Educators, administrators, and scholars came together on the campus of Indiana University recently to discuss pressing global issues.
The Global Mini-Conference is an annual event connected to the Institute for Curriculum and Campus Internationalization, or ICCI. Organized by IU’s Center for the Study of Global Change, the institute is designed to create a campus wide dialogue on how to create international learning environments.
An off-shoot of the larger institute, the Global Mini-Conference is free and open to the public and tends to focus on a cluster of issues.
This year’s organizing theme was “Global Issues in World Regions.” IU experts discussed such wide ranging issues as human trafficking, mining in Central Eurasia, and early Chinese cinema.
One of the early panels focused on the experiences of people living as part of transnational communities.
Oana Panaïté from IU’s Department of French and Italian gave attendees an overview of the history of Africans in France. She highlighted the different waves of African migration to France, explained ties to France’s colonial past, and then talked about some of the issues surrounding the integration (or lack of) Africans into broader French society.
The Center for the Study of the Middle East’s Cigdem Balim-Harding discussed the use of humor during the various Arab revolutions and explained how humor served to not only bind those on the ground more closely together but to also create connections with the larger transnational communities of which they are part.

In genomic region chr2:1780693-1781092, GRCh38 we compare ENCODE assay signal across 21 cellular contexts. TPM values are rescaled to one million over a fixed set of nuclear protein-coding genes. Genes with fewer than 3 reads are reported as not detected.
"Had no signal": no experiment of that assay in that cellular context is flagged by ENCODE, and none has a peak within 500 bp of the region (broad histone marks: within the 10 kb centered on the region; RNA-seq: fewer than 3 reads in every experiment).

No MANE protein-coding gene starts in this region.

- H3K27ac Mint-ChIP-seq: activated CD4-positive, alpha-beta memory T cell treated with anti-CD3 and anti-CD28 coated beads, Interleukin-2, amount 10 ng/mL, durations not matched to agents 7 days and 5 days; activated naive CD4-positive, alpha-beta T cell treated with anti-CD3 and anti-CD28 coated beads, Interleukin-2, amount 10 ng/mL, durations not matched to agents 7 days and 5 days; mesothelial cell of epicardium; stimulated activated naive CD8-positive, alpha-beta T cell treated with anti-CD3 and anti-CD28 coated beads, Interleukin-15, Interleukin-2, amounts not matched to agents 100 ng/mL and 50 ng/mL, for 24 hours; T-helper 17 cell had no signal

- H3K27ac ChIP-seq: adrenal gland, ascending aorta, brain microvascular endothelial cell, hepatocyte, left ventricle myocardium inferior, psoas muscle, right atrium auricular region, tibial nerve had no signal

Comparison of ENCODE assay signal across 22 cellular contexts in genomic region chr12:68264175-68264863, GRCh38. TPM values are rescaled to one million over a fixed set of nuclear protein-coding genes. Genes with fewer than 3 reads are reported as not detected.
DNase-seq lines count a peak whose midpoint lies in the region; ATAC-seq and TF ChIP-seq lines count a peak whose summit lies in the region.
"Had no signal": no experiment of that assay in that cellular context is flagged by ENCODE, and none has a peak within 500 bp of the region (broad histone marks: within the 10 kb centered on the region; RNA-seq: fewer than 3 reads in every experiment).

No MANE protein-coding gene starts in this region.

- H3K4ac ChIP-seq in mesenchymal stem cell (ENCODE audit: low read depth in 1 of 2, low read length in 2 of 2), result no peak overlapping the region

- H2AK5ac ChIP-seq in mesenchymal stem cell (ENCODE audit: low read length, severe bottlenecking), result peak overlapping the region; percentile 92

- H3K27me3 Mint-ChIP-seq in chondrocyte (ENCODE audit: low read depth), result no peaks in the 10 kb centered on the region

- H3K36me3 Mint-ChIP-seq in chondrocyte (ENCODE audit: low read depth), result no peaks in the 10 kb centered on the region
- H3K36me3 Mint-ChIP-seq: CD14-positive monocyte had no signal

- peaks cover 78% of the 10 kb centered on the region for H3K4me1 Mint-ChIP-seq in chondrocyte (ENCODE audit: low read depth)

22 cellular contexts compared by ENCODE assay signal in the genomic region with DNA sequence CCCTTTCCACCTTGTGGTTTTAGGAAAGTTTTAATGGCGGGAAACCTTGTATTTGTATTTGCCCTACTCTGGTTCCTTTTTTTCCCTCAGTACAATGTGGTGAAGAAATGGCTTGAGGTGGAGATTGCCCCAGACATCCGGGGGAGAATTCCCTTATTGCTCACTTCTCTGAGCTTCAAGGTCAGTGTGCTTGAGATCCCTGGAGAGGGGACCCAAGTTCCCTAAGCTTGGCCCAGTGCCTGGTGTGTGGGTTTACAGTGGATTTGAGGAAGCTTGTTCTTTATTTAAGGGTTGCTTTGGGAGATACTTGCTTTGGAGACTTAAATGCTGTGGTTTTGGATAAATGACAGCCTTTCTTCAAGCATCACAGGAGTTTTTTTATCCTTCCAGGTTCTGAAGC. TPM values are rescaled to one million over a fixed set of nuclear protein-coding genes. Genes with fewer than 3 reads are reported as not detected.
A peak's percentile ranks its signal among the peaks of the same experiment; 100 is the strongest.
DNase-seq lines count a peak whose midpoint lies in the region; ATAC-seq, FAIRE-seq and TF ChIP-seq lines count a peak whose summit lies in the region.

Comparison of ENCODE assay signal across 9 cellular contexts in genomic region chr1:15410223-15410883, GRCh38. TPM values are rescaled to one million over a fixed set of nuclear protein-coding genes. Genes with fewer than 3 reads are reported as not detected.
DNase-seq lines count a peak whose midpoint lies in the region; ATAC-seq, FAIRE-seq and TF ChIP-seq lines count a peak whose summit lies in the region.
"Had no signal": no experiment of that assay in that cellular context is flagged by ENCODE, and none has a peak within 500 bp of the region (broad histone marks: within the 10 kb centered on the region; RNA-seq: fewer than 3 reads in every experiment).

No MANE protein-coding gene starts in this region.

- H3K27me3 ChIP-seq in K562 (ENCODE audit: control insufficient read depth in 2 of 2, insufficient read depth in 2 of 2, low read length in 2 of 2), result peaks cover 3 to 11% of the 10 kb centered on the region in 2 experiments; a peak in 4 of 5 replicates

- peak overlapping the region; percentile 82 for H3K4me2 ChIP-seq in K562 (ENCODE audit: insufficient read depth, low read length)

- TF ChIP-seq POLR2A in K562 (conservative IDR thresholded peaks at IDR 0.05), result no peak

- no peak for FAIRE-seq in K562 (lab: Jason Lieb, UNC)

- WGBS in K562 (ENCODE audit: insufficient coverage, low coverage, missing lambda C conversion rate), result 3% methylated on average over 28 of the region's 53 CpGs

Energy and geopolitics was the focus of another mini-conference session.
Professor Robert Kravchuk, of IU’s School of Public and Environmental Affairs, focused on Russia. Specifically on that nation’s ability to become an energy superpower.
He suggested that, even with the nation’s vast resources, its future growth is likely to remain stagnant given its present political and economic realities.
Quoting the World Bank’s Mamdouh Salameh, Kravchuck called Russia an “energy giant standing on feet of clay.”
Nations rich in energy resources were also the focus of Gardner Bovingdon’s presentation. Bovingdon, of IU’s Central Eurasian Studies Department, gave Global Mini-Conference attendees a history lesson on ‘Oil, Islam, and Geopolitics’ and then explained how that history impacts us today.
The day ended with sessions on popular culture, media, and populations.
You can find more information about ICCI and its Global Mini-Conference at its website.
You can follow us on Twitter: @FramingGlobal.